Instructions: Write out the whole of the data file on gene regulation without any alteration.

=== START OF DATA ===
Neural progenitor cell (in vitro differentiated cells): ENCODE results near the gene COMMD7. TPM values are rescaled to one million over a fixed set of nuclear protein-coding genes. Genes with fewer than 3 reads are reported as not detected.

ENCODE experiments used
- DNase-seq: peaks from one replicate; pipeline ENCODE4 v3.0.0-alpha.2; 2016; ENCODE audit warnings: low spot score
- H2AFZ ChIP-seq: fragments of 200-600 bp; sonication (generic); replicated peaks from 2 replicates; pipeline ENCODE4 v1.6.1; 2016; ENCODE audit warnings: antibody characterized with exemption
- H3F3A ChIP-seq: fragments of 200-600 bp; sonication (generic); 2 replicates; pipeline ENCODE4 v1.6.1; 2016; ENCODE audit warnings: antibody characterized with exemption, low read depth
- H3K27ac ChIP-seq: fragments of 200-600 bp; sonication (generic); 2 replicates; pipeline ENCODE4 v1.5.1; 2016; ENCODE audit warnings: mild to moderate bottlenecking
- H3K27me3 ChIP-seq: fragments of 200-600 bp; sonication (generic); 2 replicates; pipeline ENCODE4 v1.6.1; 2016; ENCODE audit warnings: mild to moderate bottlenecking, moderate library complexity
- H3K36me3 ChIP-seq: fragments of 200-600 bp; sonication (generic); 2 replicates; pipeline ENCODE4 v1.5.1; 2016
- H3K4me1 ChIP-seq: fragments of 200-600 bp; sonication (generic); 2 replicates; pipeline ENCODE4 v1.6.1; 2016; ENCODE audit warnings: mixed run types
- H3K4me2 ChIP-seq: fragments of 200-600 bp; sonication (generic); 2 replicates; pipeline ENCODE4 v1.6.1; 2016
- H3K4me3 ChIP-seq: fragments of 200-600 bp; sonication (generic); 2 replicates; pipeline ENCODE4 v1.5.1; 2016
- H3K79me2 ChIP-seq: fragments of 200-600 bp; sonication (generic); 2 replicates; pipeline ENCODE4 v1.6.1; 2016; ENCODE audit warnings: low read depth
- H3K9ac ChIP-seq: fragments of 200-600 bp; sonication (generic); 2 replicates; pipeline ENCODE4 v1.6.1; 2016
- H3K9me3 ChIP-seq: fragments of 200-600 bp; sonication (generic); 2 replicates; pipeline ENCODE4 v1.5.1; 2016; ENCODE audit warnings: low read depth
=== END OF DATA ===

Neural progenitor cell (in vitro differentiated cells): ENCODE results near the gene COMMD7. TPM values are rescaled to one million over a fixed set of nuclear protein-coding genes. Genes with fewer than 3 reads are reported as not detected.

ENCODE experiments used
- DNase-seq: peaks from one replicate; pipeline ENCODE4 v3.0.0-alpha.2; 2016; ENCODE audit warnings: low spot score
- H2AFZ ChIP-seq: fragments of 200-600 bp; sonication (generic); replicated peaks from 2 replicates; pipeline ENCODE4 v1.6.1; 2016; ENCODE audit warnings: antibody characterized with exemption
- H3F3A ChIP-seq: fragments of 200-600 bp; sonication (generic); 2 replicates; pipeline ENCODE4 v1.6.1; 2016; ENCODE audit warnings: antibody characterized with exemption, low read depth
- H3K27ac ChIP-seq: fragments of 200-600 bp; sonication (generic); 2 replicates; pipeline ENCODE4 v1.5.1; 2016; ENCODE audit warnings: mild to moderate bottlenecking
- H3K27me3 ChIP-seq: fragments of 200-600 bp; sonication (generic); 2 replicates; pipeline ENCODE4 v1.6.1; 2016; ENCODE audit warnings: mild to moderate bottlenecking, moderate library complexity
- H3K36me3 ChIP-seq: fragments of 200-600 bp; sonication (generic); 2 replicates; pipeline ENCODE4 v1.5.1; 2016
- H3K4me1 ChIP-seq: fragments of 200-600 bp; sonication (generic); 2 replicates; pipeline ENCODE4 v1.6.1; 2016; ENCODE audit warnings: mixed run types
- H3K4me2 ChIP-seq: fragments of 200-600 bp; sonication (generic); 2 replicates; pipeline ENCODE4 v1.6.1; 2016
- H3K4me3 ChIP-seq: fragments of 200-600 bp; sonication (generic); 2 replicates; pipeline ENCODE4 v1.5.1; 2016
- H3K79me2 ChIP-seq: fragments of 200-600 bp; sonication (generic); 2 replicates; pipeline ENCODE4 v1.6.1; 2016; ENCODE audit warnings: low read depth
- H3K9ac ChIP-seq: fragments of 200-600 bp; sonication (generic); 2 replicates; pipeline ENCODE4 v1.6.1; 2016
- H3K9me3 ChIP-seq: fragments of 200-600 bp; sonication (generic); 2 replicates; pipeline ENCODE4 v1.5.1; 2016; ENCODE audit warnings: low read depth